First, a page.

During this period of enforced football inactivity Linfieldfc.com has provided weekly programme articles on some of our former players.
The series commenced 16 weeks ago with an article on Jim Lemon and has continued over the past 15 weeks with features on Tommy MacDonald, Stephen McKee, Eric Bowyer, Tony Gorman, Lindsay Curry, Damien Curran, Colin McCurdy, Martin McGaughey, Roy Walsh, Frankie Parkes, Warren Feeney senior, George O'Boyle, Noel Bailie MBE, Lindsay McKeown and Peter Thompson.
In this week’s article Linfieldfc.com reproduces an article from April 2019 in which the spotlight was focused on loyal 1970s defender Alan Fraser.
CULT HEROES – ALAN FRASER
by James Kennedy
It was the end of the “Swinging 60s” and Linfield Manager Ewan Fenton was faced with the problem of who would succeed 7 Trophy Legend Ken Gilliland.
Up stepped 16 year old Alan Fraser, who signed for The Blues from Hillsborough Scouts aged 14, and September 1969 saw the start of Alan’s decade-plus spell in the 1st Team.
“As the 1970s approached, I was drafted into the senior squad which at the time still included some of the 7 Trophy team, - players like Ken Gilliland and Sammy Hatton, alongside Phil Scott, Bryan Hamilton, Dennis Viollet, and plenty of other experienced players. I made my debut against Crusaders at Seaview and was a regular from them on”.
That first season ended with an Irish Cup final win (the famous 2-1 victory over Ballymena Utd at Solitude marking the last time Linfield would visit that part of North Belfast for 28 years) and a change of manager, with Billy Bingham MBE taking over in the hot seat.
“Wednesday 30th September 1970 was the night when we almost put holders Man City out of the European Cup Winners Cup, and that whole season under Billy was a success with 4 out of the 5 trophies on offer locally ending up at Windsor. And we also won the Blaxnit Cup against Cork Hibernians at Dalymount Park in Dublin despite being weakened by the absence of a number of players, including Bryan Hamilton who was away with the Northern Ireland squad”.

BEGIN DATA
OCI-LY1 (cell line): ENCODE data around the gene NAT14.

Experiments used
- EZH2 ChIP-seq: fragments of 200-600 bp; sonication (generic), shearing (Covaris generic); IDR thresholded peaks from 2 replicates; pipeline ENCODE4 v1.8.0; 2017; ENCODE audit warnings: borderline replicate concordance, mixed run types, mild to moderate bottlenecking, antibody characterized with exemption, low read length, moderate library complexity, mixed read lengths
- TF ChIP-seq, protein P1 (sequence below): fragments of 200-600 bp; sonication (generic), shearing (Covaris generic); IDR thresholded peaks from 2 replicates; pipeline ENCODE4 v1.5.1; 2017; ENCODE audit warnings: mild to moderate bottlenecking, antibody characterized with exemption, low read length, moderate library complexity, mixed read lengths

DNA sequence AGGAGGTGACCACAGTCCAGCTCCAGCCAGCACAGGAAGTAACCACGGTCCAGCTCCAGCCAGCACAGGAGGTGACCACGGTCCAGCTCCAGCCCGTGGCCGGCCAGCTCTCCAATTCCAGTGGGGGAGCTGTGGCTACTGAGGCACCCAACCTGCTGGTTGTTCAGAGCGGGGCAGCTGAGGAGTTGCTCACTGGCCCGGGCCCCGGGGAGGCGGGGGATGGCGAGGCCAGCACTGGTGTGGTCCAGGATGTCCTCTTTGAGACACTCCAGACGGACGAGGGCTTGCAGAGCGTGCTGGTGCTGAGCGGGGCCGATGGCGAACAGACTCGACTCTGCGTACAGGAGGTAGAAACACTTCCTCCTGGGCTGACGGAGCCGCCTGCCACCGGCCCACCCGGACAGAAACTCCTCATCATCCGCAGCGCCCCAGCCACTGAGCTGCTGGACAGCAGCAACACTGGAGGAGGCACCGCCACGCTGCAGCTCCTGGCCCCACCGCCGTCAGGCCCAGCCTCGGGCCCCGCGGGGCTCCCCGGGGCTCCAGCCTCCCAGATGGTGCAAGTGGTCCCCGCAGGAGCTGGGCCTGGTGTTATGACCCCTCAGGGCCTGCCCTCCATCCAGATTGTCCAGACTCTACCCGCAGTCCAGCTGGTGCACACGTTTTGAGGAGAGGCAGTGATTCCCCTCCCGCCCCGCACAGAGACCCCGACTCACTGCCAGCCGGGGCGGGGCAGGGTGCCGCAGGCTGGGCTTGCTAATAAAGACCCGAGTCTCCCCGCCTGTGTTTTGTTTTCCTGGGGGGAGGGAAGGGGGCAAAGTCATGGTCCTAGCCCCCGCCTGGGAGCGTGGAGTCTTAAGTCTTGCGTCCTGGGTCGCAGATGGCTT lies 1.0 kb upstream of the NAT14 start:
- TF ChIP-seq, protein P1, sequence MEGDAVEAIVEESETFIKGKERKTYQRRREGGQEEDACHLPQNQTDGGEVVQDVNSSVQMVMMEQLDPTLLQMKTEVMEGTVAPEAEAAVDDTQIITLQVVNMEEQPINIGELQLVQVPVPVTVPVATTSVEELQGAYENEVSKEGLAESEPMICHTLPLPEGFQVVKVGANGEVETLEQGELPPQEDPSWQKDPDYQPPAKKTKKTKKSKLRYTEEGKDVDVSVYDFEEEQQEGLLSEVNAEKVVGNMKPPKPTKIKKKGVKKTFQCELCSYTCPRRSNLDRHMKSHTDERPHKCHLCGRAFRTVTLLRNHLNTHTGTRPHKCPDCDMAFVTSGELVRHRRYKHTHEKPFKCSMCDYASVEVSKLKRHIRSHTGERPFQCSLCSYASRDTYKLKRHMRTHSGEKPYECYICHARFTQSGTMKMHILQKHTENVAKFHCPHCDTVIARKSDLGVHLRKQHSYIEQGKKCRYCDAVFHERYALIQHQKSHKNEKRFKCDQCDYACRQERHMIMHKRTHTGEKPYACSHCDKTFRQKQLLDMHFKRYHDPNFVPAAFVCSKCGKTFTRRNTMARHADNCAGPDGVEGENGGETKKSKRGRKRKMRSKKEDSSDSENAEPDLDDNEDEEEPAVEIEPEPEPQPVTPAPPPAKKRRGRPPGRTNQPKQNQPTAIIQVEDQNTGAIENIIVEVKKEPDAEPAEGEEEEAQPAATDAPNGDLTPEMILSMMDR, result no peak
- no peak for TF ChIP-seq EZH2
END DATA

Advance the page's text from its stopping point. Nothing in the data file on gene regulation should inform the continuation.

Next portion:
Unfortunately, the manager was to change on a regular basis over the next few seasons, and a relatively barren period in the club’s history ensued until Roy Coyle took over.
“We won the League in 1975, but we had no luck at all in Irish Cup finals, losing 4 out of 5 from 1973 onwards, and I was sent off in one of the games with Coleraine in 1975. And the less said about 1976 the better……”
The latter years of the decade were kinder to club and player alike, with Alan playing his part in 3 Double winning sides (he is proud of his 5 League medals and numerous others).
However, at the end of the 1980/81 season Alan was placed on the transfer list, and his next stop was Mourneview Park, Lurgan.
“Glenavon paid the princely sum of £8000 for me, and I stayed there for 2 seasons. My first trip back to Windsor Park was eventful as Mickey McDonald bagged 5 goals as we won 6-4!”
1983 saw Alan move to Carrick Rangers where an experienced side reached the Irish Cup final at the end of the season, only to lose 4-1 to Ballymena Utd”.
As the end of his playing career approached, Alan started coaching, initially with Carrick Rangers Reserves, and in 1991 he made the step up to management with another of his old teams, Glenavon.
“I was manager there for 3 years, and in that time we beat Linfield in the Irish Cup final, 2-1 at The Oval, while I was in charge on that never to be forgotten day in April 1994 when we led 2-0 against Portadown, had the League title in the bag, but lost out in the end to Linfield who had beaten Glentoran at Windsor Park”.
Further managerial spells at Ballymena Utd and Bangor followed, but these days Alan is a regular visitor to Windsor Park, and was present last Saturday as League title No.53 was secured.
“David Healy is doing a fantastic job, and I love coming back to my old stomping ground. It really does make me feel appreciated when fans of all ages stop and ask for a selfie or an autograph. I was blessed to play with some fantastic players - Phil Scott and Bryan Hamilton were probably the best of them - and it’s great that I am still remembered”.
Alan is pictured below receiving his Life membership award from chairman Roy McGivern in December 2019.